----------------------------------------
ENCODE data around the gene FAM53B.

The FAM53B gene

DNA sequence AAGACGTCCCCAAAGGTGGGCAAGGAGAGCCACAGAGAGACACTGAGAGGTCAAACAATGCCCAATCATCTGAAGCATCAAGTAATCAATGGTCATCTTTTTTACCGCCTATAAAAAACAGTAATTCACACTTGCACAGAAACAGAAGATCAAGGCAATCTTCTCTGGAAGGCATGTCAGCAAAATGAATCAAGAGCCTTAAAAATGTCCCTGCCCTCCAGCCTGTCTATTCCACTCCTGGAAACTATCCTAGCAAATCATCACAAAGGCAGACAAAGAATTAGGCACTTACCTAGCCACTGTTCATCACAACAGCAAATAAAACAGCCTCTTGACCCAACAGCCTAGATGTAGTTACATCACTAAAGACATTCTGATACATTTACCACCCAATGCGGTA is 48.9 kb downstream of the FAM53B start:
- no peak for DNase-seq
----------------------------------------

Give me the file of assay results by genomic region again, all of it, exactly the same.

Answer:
ENCODE data around the gene FAM53B.

The FAM53B gene

DNA sequence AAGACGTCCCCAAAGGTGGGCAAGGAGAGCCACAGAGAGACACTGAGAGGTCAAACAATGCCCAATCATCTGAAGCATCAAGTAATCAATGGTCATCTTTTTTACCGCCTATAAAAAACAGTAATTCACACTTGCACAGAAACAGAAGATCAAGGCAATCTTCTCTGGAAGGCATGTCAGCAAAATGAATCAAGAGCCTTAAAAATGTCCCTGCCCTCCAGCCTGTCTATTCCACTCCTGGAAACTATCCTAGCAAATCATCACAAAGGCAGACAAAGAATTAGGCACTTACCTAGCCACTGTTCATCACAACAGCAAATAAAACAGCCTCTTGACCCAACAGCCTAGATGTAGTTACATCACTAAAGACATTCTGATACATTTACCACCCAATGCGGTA is 48.9 kb downstream of the FAM53B start:
- no peak for DNase-seq